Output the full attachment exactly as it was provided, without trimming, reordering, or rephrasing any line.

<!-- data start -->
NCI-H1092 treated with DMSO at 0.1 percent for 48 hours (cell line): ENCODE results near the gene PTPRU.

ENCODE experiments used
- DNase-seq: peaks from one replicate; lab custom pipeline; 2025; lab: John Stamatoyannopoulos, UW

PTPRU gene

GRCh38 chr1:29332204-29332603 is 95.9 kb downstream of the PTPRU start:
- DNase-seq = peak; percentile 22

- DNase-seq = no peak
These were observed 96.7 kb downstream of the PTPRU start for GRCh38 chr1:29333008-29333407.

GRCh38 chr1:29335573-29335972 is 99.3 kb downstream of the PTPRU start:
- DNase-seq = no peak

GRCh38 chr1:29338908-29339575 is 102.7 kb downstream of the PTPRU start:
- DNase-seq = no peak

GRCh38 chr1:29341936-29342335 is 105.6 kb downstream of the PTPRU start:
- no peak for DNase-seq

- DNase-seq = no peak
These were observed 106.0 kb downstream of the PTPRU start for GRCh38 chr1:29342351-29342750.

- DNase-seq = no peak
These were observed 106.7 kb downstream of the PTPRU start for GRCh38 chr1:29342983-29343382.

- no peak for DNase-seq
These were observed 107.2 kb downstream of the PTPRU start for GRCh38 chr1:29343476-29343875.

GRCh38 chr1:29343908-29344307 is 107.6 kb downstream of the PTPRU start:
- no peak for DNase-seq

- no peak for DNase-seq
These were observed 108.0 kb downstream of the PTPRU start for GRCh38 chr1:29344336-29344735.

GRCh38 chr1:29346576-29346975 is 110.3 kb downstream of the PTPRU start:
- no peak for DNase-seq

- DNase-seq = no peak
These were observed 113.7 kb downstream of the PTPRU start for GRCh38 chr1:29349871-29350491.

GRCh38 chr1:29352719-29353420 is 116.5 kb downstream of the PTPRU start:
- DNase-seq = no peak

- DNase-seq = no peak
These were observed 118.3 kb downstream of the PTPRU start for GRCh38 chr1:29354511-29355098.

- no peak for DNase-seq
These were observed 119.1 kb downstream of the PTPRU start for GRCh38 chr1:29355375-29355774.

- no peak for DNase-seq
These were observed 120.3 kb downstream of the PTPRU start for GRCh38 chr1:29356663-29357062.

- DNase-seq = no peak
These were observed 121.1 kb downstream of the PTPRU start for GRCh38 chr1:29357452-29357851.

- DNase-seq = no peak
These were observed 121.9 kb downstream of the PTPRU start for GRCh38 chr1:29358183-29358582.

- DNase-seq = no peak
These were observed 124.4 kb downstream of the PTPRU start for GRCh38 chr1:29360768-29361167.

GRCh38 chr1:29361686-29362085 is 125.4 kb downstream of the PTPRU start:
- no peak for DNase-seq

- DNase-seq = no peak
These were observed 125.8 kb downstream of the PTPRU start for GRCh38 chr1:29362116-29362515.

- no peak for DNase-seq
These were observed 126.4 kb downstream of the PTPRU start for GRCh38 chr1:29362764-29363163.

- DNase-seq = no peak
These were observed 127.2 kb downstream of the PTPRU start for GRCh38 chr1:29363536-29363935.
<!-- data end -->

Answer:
NCI-H1092 treated with DMSO at 0.1 percent for 48 hours (cell line): ENCODE results near the gene PTPRU.

ENCODE experiments used
- DNase-seq: peaks from one replicate; lab custom pipeline; 2025; lab: John Stamatoyannopoulos, UW

PTPRU gene

GRCh38 chr1:29332204-29332603 is 95.9 kb downstream of the PTPRU start:
- DNase-seq = peak; percentile 22

- DNase-seq = no peak
These were observed 96.7 kb downstream of the PTPRU start for GRCh38 chr1:29333008-29333407.

GRCh38 chr1:29335573-29335972 is 99.3 kb downstream of the PTPRU start:
- DNase-seq = no peak

GRCh38 chr1:29338908-29339575 is 102.7 kb downstream of the PTPRU start:
- DNase-seq = no peak

GRCh38 chr1:29341936-29342335 is 105.6 kb downstream of the PTPRU start:
- no peak for DNase-seq

- DNase-seq = no peak
These were observed 106.0 kb downstream of the PTPRU start for GRCh38 chr1:29342351-29342750.

- DNase-seq = no peak
These were observed 106.7 kb downstream of the PTPRU start for GRCh38 chr1:29342983-29343382.

- no peak for DNase-seq
These were observed 107.2 kb downstream of the PTPRU start for GRCh38 chr1:29343476-29343875.

GRCh38 chr1:29343908-29344307 is 107.6 kb downstream of the PTPRU start:
- no peak for DNase-seq

- no peak for DNase-seq
These were observed 108.0 kb downstream of the PTPRU start for GRCh38 chr1:29344336-29344735.

GRCh38 chr1:29346576-29346975 is 110.3 kb downstream of the PTPRU start:
- no peak for DNase-seq

- DNase-seq = no peak
These were observed 113.7 kb downstream of the PTPRU start for GRCh38 chr1:29349871-29350491.

GRCh38 chr1:29352719-29353420 is 116.5 kb downstream of the PTPRU start:
- DNase-seq = no peak

- DNase-seq = no peak
These were observed 118.3 kb downstream of the PTPRU start for GRCh38 chr1:29354511-29355098.

- no peak for DNase-seq
These were observed 119.1 kb downstream of the PTPRU start for GRCh38 chr1:29355375-29355774.

- no peak for DNase-seq
These were observed 120.3 kb downstream of the PTPRU start for GRCh38 chr1:29356663-29357062.

- DNase-seq = no peak
These were observed 121.1 kb downstream of the PTPRU start for GRCh38 chr1:29357452-29357851.

- DNase-seq = no peak
These were observed 121.9 kb downstream of the PTPRU start for GRCh38 chr1:29358183-29358582.

- DNase-seq = no peak
These were observed 124.4 kb downstream of the PTPRU start for GRCh38 chr1:29360768-29361167.

GRCh38 chr1:29361686-29362085 is 125.4 kb downstream of the PTPRU start:
- no peak for DNase-seq

- DNase-seq = no peak
These were observed 125.8 kb downstream of the PTPRU start for GRCh38 chr1:29362116-29362515.

- no peak for DNase-seq
These were observed 126.4 kb downstream of the PTPRU start for GRCh38 chr1:29362764-29363163.

- DNase-seq = no peak
These were observed 127.2 kb downstream of the PTPRU start for GRCh38 chr1:29363536-29363935.